Earlier this week, the Canadian Index of Wellbeing released its second national report on wellbeing in Canada.
The report, well picked-up by the media, indicated that, prior to the recession, when our economy was doing well, Canadians saw modest improvements in their quality of life. However, when our economy faltered, our wellbeing fell disproportionately back. Typically the economy and our wellbeing, thought of as one and the same, are measured by GDP. But as we continue to emphasize in our new report, GDP tells us nothing about the quality of life our policies and actions are creating for ourselves and future generations.
Are we truly progressing forward? Imagine a Canada where, before decisions were made and policies were established, governments asked the question: Will this improve the wellbeing of Canadians?
One way we can begin to understand why our wellbeing is about more than just economy, and how to improve it, is by thinking about what constitutes “wellbeing.”
What is wellbeing?
While there are many definitions of wellbeing, the Canadian Index of Wellbeing, has adopted the following as its working definition:
Wellbeing is the presence of the highest possible quality of life in its full breadth of expression, focused on but not necessarily exclusive to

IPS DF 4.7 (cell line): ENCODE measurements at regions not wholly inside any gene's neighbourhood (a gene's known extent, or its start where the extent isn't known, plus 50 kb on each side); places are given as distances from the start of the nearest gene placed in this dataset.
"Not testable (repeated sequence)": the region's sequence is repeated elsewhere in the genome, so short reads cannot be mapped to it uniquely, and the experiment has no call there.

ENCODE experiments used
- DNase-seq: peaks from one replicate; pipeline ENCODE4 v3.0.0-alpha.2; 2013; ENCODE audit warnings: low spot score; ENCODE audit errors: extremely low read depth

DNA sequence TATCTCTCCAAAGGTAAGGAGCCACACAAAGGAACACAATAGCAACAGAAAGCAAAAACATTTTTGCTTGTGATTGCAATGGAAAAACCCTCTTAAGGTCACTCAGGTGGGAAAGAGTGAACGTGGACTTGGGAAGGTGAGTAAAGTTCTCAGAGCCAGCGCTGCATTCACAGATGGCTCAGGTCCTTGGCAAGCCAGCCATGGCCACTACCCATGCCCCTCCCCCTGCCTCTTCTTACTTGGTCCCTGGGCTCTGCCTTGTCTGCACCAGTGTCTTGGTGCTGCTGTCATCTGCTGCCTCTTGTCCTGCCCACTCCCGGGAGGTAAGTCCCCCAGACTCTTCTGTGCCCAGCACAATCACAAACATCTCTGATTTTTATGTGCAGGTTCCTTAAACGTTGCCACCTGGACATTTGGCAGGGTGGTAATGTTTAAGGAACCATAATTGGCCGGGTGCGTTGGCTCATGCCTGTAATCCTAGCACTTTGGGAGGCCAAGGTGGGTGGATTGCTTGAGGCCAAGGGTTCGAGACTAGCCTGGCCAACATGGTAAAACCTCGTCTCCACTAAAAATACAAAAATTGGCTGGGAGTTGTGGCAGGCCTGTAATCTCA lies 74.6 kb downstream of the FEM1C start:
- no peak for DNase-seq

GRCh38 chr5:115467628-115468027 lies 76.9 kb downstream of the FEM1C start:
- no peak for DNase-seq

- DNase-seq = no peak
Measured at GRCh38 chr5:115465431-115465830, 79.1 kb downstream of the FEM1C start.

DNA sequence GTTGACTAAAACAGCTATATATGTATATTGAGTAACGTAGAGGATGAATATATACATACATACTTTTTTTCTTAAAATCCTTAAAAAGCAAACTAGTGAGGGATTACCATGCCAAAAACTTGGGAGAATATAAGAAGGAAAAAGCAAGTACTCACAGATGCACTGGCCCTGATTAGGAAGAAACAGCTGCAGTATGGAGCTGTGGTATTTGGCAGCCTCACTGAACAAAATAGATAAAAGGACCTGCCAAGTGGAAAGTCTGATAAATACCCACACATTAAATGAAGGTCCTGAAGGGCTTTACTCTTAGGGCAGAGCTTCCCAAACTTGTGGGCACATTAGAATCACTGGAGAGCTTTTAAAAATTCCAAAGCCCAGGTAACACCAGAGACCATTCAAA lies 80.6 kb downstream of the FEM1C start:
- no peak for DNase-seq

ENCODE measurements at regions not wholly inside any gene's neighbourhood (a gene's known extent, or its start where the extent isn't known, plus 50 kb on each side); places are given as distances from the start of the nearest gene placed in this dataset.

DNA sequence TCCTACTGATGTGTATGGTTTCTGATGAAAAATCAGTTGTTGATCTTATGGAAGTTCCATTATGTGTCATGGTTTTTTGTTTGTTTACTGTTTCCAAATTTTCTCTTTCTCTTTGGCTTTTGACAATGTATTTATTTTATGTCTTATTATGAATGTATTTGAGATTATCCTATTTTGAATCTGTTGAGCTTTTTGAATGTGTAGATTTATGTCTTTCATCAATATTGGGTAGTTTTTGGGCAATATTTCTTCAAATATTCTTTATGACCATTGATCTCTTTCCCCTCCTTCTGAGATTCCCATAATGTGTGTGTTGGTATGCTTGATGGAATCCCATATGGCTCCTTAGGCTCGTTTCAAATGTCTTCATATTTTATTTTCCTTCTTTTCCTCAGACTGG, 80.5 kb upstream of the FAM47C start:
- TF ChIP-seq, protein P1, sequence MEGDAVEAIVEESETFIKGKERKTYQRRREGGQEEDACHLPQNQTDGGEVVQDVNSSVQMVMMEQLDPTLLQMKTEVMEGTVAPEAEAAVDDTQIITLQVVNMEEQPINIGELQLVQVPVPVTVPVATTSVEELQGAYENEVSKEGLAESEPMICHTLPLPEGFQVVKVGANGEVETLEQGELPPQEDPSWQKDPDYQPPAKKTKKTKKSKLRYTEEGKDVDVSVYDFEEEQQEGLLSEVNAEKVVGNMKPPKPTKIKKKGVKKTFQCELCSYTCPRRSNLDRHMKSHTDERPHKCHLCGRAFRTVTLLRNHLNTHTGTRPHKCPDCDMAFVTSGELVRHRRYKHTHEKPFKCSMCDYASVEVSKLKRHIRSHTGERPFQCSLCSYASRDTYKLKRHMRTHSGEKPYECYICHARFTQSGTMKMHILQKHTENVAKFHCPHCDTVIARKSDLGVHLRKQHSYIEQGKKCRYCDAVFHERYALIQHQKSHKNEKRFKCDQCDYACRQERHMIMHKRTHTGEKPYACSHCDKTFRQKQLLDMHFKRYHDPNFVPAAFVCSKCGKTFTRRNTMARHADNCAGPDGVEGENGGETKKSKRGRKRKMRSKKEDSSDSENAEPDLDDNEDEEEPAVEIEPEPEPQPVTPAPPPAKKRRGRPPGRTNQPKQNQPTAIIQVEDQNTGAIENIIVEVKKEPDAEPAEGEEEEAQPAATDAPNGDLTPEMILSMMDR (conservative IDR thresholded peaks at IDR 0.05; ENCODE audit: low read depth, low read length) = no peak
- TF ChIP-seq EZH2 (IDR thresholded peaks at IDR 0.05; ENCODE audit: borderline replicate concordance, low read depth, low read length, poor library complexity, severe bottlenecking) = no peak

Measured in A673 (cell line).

These eight domains of wellbeing were developed through public consultation across the country, so that they reflect the needs and values of Canadians--
VALUES (things we uphold, and hope for ourselves and others) and,
Where does this leave us? Our new 2012 report uncovers troubling truths about the connection between our economy, our wellbeing, and our government policies.
Across our communities, property and violent crimes are at their lowest levels since 1994. This is a good contributor to our wellbeing. However, are policies out of line with this data? Currently Canadians are being asked to build more prisons. In our education system, university graduation rates have increased by more than half—this is also good for our wellbeing. However, high youth unemployment rates and soaring student debts are delaying our future generation’s success.
Other networks and organizations have joined the conversation. The Community Foundations of Canada say that CIW conclusions are mirrored in their own report on Canada’s Vital Signs (“Vital Youth”), released a few weeks ago. The Association of Community Health Centres asks that the government support our recommendation to increase access to Community Health Centres, and provide better services and better value for our healthcare.
Are our governments, at the national and local levels, responding to the needs and values of Canadians?
This week on the news, on the radio, on Twitter, on Facebook, and out in our communities, people from across the country are weighing in on this issue. And we have asked them to consider whether their wellbeing is better today than it has been in the past. We urge you to continue the conversation.